Cupping Coffee at Home

At our Beverly Hills, CA 90212 café, Aharon Vaknin encourages all of his customers who purchase our coffee beans to “cup” their coffee at home using the pour over method or French press method.

Even though professional coffee cupping is more rigorous, detailed and time-consuming than wine tasting, coffee can and should also be evaluated, or ‘cupped’ by you and me and everyone who buys good quality coffee beans and would like to appreciate them beyond the ‘aaahhhh’ moment of waking up with that first heavenly sip.

Before you cup your coffee, do not wear any lotions, colognes or perfumes that may distract your senses. Have a notepad handy and take notes of aroma, taste, mouthfeel and aftertaste. Use the SCAA Coffee Cupping Flavor Wheel for reference. 

SCAA Flavor Wheel

Use good water at the right temp (SCAA standard is 200 degrees), make sure the beans are ground properly, and brew your cup. We love our OXO Gooseneck kettle to keep the pour even and the water at the right temp!

Start by sniffing and smelling the coffee aroma. Aroma correlates to experience of taste and flavor profile. Do you smell toasted almonds? An herbal earthiness? If you have brewed our Ethiopia Dry Natural beans, I can guarantee you will smell strawberries or papaya!

Next, slurp. You don’t need a spoon, but you don’t want to burn your tongue with your first slurp, so be sure the coffee has cooled a bit!

The idea behind the slurp is to taste the coffee across the whole mouth, and also to continue to evaluate the aroma. A proper tasting technique will ensure aromatic runoff, or - something Willem Boot, founder of Boot Coffee Campus describes as a “retro-nasal tasting technique.”

What do you taste, smell and detect? A hint of baker’s chocolate or milk chocolate? An aftertaste of lemon rind? (Good coffee can often have a bright lemony hint. This is considered “bright” but should not taste sour.) Or does your coffee have a clean aftertaste?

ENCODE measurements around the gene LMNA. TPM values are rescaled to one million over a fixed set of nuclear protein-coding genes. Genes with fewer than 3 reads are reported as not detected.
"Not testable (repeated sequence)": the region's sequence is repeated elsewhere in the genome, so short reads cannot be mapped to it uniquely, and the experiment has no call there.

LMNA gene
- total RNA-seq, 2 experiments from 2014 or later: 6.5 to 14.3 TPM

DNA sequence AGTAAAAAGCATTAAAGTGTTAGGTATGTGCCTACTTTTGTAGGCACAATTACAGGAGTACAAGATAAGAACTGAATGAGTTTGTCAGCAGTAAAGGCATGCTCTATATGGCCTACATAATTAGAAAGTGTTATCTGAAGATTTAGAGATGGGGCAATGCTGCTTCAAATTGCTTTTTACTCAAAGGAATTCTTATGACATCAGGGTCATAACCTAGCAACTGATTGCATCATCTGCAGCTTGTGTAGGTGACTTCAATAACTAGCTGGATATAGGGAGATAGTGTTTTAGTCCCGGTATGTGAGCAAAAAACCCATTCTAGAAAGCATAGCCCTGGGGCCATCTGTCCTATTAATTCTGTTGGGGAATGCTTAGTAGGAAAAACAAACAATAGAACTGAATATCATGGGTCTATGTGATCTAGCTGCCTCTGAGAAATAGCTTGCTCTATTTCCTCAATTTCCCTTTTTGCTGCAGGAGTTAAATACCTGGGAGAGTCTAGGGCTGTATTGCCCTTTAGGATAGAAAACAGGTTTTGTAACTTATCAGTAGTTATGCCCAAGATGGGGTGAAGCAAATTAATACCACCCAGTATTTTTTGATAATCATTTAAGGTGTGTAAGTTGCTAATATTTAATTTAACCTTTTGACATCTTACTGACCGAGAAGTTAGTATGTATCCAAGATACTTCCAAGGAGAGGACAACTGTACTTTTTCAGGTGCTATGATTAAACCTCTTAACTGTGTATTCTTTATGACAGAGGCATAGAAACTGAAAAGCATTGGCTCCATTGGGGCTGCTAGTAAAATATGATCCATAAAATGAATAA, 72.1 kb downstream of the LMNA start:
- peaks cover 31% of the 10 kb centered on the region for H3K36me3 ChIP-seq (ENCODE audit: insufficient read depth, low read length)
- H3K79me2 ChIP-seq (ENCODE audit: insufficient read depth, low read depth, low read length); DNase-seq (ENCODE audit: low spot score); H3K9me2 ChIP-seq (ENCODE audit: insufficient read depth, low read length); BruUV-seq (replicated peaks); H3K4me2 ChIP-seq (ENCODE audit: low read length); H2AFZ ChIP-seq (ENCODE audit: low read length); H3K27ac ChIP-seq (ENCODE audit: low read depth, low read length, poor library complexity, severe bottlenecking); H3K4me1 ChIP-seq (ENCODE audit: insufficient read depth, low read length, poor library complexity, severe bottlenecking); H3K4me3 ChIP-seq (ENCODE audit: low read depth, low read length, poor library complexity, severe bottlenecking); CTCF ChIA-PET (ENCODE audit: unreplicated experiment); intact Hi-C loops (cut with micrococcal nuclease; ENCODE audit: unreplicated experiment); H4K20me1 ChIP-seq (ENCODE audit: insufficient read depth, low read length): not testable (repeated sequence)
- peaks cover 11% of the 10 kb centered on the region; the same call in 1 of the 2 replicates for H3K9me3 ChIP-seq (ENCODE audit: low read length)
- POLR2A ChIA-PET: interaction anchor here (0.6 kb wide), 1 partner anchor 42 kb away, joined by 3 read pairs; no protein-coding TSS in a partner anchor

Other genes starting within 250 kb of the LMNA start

Cup Like a Pro

  1. Plan to cup your coffee in three to five 5oz cups for each coffee you cup, to ensure uniformity
  2. Weigh coffee beans - SCAA CUPPING RATIO: 8.25g of coffee to 150 mL of water
  3. Purge your burr grinder with a small amount of coffee, then grind beans with a texture slightly coarser than for drip
  4. Pour grinds into & evaluate aroma of (dry) ground coffee in cups
  5. Pour SCAA Standard water (heated to 200F) in each of the cups as you start a timer. Make each cup has the same amount of water.
  6. After 4 minutes, break the crust with your spoon, push crust aside & evaluate aroma. Repeat for a total of three times for each coffee.
  7. You may use two spoons to skim off the grounds, foam, and oils.
  8. After another 4 minutes, fill your spoon with the liquid, slurp the coffee, and aspirate over your tongue to taste. Spit into cup, dip spoon into clean drinking water. Repeat this step 2 more times, with 4-5 interval between each time.

Because of the way we roast our coffee, there is one flavor note Aharon Coffee will NEVER have: the taste of charcoal.  Charcoal flavor almost always can be detected in dark roasted coffee, and it is one of the reason Aharon advises coffee drinkers to steer clear of dark roasted coffee. 

The slurp will also inform you as to the coffee’s mouthfeel, or texture. Is the coffee bold and rich? Smooth, with a medium mouthfeel? Or is it light-bodied? Does the coffee have a balanced, harmonious play of flavors?

The wonderful thing about cupping at home is that it can give you a great appreciate for the coffee you have invested in. We believe coffee should do more than just make you feel great – it should also bring you great joy and fun.

Happy cupping!

Cupping at the Shop

Cupping coffee with our staff, pre-pandemic